B-52 Stratofortress Bomber

B-52

B-52

Find the B-52 Stratofortress Bomber tee-shirt or browse our collection of B-52 Stratofortress Bomber souvenirs at The Military Chest.
Or visit The PatriArt Gallery and choose the B-52 Stratofortress Bomber  poster, framed art print, 12-month calendar, or greeting card set.

Air Combat Command’s B-52 is a long-range, heavy bomber that can perform a variety of missions. The bomber is capable of flying at high subsonic speeds at altitudes up to 50,000 feet (15,166.6 meters). It can carry nuclear or precision guided conventional ordnance with worldwide precision navigation capability.

Features
In a conventional conflict, the B-52 can perform strategic attack, air interdiction, offensive counter-air and maritime operations. During Desert Storm, B-52s delivered 40 percent of all the weapons dropped by coalition forces. It is highly effective when used for ocean surveillance, and can assist the U.S. Navy in anti-ship and mine-laying operations. Two B-52s, in two hours, can monitor 140,000 square miles (364,000 square kilometers) of ocean surface.

All B-52s are equipped with an electro-optical viewing system that uses platinum silicide forward-looking infrared and high resolution low-light-level television sensors to augment targeting, battle assessment, and flight safety, thus further improving its combat ability and low-level flight capability.

Pilots wear night vision goggles (NVG) to enhance their vision during night operations. Night vision goggles provide greater safety during night operations by increasing the pilot’s ability to visually clear terrain, avoid enemy radar and see other aircraft in a covert/lights-out environment.

Starting in 1989, on-going modifications incorporates the global positioning system, heavy stores adapter beams for carrying 2,000 pound munitions, and a full array of advance weapons currently under development.

The use of aerial refueling gives the B-52 a range limited only by crew endurance. It has an unrefueled combat range in excess of 8,800 miles (14,080 kilometers).

The aircraft’s flexibility was evident in Operation Desert Storm and again during Operations Allied Force. B-52s struck wide-area troop concentrations, fixed installations and bunkers, and decimated the morale of Iraq’s Republican Guard. The Gulf War involved the longest strike mission in the history of aerial warfare when B-52s took off from Barksdale Air Force Base, La., launched conventional air launched cruise missiles and returned to Barksdale — a 35-hour, non-stop combat mission.

During Operation Allied Force, B-52s opened the conflict with conventional cruise missile attacks and then transitioned to delivering general purpose bombs and cluster bomb units on Serbian army positions and staging areas.

Background
For more than 40 years B-52 Stratofortresses have been the backbone of the manned strategic bomber force for the United States. The B-52 is capable of dropping or launching the widest array of weapons in the U.S. inventory. This includes gravity bombs, cluster bombs, precision guided missiles and joint direct attack munitions. Updated with modern technology the B-52 will be capable of delivering the full complement of joint developed weapons and will continue into the 21st century as an important element of our nation’s defenses. Current engineering analyses show the B-52’s life span to extend beyond the year 2040.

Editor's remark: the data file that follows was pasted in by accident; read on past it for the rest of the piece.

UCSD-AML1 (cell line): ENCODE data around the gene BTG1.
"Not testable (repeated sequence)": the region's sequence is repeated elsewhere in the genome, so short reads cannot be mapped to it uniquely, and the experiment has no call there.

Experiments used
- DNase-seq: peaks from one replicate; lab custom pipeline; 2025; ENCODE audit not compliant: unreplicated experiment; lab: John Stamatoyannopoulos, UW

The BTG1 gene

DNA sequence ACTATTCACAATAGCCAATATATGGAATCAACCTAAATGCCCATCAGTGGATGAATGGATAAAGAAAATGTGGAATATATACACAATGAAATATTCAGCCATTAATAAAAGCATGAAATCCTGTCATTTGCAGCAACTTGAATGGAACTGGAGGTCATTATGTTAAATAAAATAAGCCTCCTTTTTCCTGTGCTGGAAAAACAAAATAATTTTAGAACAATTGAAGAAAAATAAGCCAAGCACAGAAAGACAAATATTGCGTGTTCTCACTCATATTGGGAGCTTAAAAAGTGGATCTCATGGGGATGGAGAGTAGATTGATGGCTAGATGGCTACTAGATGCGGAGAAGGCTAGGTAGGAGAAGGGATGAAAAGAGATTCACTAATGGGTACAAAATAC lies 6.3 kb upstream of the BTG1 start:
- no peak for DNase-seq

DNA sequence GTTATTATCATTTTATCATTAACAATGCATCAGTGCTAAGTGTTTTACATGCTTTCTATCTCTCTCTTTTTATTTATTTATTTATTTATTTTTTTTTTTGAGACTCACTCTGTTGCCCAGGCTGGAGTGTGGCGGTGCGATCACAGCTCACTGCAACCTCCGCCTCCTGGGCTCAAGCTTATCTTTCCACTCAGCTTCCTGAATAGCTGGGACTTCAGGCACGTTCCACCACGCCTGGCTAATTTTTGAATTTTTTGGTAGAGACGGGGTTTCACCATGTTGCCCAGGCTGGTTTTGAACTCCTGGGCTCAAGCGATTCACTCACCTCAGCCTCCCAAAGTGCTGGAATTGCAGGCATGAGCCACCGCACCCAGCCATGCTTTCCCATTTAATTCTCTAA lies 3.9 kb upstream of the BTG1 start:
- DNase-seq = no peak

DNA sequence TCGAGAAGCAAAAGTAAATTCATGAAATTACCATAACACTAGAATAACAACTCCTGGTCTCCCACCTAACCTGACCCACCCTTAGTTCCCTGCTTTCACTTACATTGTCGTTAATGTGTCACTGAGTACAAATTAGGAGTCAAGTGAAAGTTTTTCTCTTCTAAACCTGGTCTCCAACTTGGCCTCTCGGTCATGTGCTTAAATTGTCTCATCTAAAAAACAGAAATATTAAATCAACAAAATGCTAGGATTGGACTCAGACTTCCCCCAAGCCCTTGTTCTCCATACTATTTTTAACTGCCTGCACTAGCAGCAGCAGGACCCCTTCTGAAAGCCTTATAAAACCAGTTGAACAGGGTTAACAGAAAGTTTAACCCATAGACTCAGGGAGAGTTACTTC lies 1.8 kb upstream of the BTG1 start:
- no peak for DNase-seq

The B-52A first flew in 1954, and the B model entered service in 1955. A total of 744 B-52s were built with the last, a B-52H, delivered in October 1962. Only the H model is still in the Air Force inventory and is assigned to Air Combat Command and the Air Force Reserves.

The first of 102 B-52H’s was delivered to Strategic Air Command in May 1961. The H model can carry up to 20 air launched cruise missiles. In addition, it can carry the conventional cruise missile that was launched in several contingencies during the 1990s, starting with Operation Desert Storm and culminating with Operation Allied Force.

General Characteristics
Primary Function: Heavy bomber
Contractor: Boeing Military Airplane Co.
Power plant: Eight Pratt & Whitney engines TF33-P-3/103 turbofan
Thrust: Each engine up to 17,000 pounds
Wingspan: 185 feet (56.4 meters)
Length: 159 feet, 4 inches (48.5 meters)
Height: 40 feet, 8 inches (12.4 meters)
Weight: Approximately 185,000 pounds (83,250 kilograms)
Maximum Takeoff Weight: 488,000 pounds (219,600 kilograms)
Fuel Capacity: 312,197 pounds
Payload: 70,000 pounds (31,500 kilograms)
Speed: 650 miles per hour (Mach 0.86)
Range: 8,800 miles (7,652 nautical miles)
Ceiling: 50,000 feet (15,151.5 meters)
Armament: Approximately 70,000 pounds (31,500 kilograms) mixed ordnance — bombs, mines and missiles. (Modified to carry air-launched cruise missiles)
Crew: Five (aircraft commander, pilot, radar navigator, navigator and electronic warfare officer
Unit Cost: $53.4 million (fiscal 98 constant dollars)
Initial operating capability: April 1952
Inventory: Active force, 85; ANG, 0; Reserve, 9

Data courtesy USAF

Advertisements

Tags: , , , , , , , , , ,

Leave a Reply

Fill in your details below or click an icon to log in:

WordPress.com Logo

You are commenting using your WordPress.com account. Log Out / Change )

Twitter picture

You are commenting using your Twitter account. Log Out / Change )

Facebook photo

You are commenting using your Facebook account. Log Out / Change )

Google+ photo

You are commenting using your Google+ account. Log Out / Change )

Connecting to %s


%d bloggers like this: